Before we try to maintain a specific altitude, we need to be able to control our rate of climb. Our PID controller does this through the use of proportional and integral components. We do not know in advance what elevator position will establish the desired rate of climb. In fact the precise elevator position could vary as external forces in our system change such as atmospheric density, throttle settings, aircraft weight, etc. Because an elevator position of zero will most likely not yield a zero rate of climb, we will need to add in a measure of integral control to offset the error introduced by the proportional control.

The input to our PID controller will be the difference (or error) between our current rate of climb and our target rate of climb. The output will be the position of the elevator needed to drive us towards the target rate of climb.

The proportional component simply sets the elevator position in direct proportion to our error.

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The integral component sets the elevator position based on the sum of these errors over time. For a time, t

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I do nothing with the derivative component so it is always zero and can be ignored.

The output variable is just a combination of the proportional and integral components. tex2html_wrap_inline59 and tex2html_wrap_inline61 are weighting values. This allows you to control the contribution of each component to your final output variable. In this case I found that tex2html_wrap_inline63 and tex2html_wrap_inline65 seemed to work quite well. Too much integral control and your system won't stabilize. Too little integral control and your system takes excessively long to stabilize.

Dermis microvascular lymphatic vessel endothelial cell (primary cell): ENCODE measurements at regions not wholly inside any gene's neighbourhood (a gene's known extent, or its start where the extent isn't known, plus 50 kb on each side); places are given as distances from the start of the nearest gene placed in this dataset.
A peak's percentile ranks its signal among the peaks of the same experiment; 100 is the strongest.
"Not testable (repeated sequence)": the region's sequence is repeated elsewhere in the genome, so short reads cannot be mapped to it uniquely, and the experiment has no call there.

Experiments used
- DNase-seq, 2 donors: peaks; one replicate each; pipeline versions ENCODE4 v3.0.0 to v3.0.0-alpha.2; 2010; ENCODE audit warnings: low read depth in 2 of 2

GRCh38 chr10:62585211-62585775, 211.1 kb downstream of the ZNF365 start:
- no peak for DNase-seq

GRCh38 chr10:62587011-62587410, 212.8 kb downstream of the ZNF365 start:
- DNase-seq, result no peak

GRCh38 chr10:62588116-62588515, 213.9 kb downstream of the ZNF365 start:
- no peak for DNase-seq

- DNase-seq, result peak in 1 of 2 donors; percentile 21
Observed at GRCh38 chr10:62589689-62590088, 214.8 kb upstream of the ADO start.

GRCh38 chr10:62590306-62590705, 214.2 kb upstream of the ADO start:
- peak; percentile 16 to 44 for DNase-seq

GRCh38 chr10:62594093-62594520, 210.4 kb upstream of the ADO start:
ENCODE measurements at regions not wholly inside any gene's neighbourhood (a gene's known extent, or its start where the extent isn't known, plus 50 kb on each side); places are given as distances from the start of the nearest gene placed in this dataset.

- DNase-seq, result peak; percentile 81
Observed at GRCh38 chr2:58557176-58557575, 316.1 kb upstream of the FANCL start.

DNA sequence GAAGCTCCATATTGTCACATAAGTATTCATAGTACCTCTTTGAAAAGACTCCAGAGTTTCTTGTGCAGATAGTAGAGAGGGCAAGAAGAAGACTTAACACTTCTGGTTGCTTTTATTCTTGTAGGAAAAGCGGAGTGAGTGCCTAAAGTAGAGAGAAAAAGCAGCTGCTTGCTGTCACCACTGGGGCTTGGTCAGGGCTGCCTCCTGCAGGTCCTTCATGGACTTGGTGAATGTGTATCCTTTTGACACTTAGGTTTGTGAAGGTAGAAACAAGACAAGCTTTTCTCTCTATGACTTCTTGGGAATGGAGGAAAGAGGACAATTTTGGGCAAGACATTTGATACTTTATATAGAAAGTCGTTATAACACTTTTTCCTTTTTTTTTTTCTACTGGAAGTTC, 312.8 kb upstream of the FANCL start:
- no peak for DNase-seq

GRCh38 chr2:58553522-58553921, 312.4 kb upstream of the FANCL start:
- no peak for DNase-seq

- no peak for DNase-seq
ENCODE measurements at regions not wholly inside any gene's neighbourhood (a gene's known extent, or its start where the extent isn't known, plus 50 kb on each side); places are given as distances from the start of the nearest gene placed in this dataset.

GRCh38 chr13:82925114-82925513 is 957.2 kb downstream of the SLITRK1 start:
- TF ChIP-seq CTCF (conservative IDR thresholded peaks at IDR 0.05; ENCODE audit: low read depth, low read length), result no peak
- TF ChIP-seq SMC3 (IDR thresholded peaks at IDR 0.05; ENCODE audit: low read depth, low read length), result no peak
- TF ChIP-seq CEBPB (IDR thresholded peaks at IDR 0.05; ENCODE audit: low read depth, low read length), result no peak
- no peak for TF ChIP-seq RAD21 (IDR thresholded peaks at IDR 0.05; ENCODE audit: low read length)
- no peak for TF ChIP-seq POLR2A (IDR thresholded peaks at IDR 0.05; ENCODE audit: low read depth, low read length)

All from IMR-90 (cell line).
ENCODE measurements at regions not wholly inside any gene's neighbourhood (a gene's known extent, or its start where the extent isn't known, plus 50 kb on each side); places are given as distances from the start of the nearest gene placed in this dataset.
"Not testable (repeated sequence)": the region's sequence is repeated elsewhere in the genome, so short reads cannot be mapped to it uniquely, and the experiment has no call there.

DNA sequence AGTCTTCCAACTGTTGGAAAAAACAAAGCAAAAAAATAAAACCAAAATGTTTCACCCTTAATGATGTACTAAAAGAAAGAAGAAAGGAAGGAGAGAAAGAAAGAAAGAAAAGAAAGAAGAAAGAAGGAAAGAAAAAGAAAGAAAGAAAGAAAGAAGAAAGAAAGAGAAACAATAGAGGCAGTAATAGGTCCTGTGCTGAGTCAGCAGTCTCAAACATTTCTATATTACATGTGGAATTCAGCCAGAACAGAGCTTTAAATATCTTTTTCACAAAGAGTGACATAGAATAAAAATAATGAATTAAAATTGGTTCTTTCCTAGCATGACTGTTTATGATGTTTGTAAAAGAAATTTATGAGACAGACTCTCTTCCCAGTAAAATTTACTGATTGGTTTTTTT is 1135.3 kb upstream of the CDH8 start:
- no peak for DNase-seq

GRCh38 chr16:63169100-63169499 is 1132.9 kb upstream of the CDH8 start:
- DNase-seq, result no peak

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We are trying to control rate of climb with elevator position, so the output of the above formula is our elevator position. Using this formula to set a new elevator position each iteration quickly drives our climb rate to the desired value.

4. Controlling Altitude

Now that we have our rate of climb under control, it is a simple matter to leverage this ability to control our absolute altitude.

The input to our altitude PID controller is the difference (error) between our current altitude and our goal altitude. The output is the rate of climb needed to drive our altitude error to zero.

Clearly, our climb rate will be zero when we stabilize on the target altitude. Because our output variable will be zero when our error is zero, we can get by with only a proportional control component.

All we need to do is calculate a desired rate of climb that is proportional to how far away we are from the target altitude. This is a simple proportional altitude controller that sits on top of our slightly more complicated rate of climb controller.

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Thus we use the difference in altitude to determine a climb rate and we use the desired climb rate to determine elevator position.

5. Parameter Tuning

I've explained the basics, but there is one more thing that is important to mention. None of the above theory and math is going to do you a bit of good for controlling your system if all your parameters are out of whack. In fact, parameter tuning is often the trickiest part of the whole process. Expect to spend a good chunk of your time tweaking function parameters to fine tune the behavior and effectiveness of your controller.

About this document ...

Flight Gear Autopilot:
Altitude Hold Module

This document was generated using the LaTeX2HTML translator Version 96.1 (Feb 5, 1996) Copyright © 1993, 1994, 1995, 1996, Nikos Drakos, Computer Based Learning Unit, University of Leeds.

The command line arguments were:
latex2html -split 0 -show_section_numbers AltitudeHold.tex.

The translation was initiated by Curtis L. Olson on Thu Oct 1 21:40:01 CDT 1998


Curtis L. Olson
Thu Oct 1 21:40:01 CDT 1998

Curtis L. Olson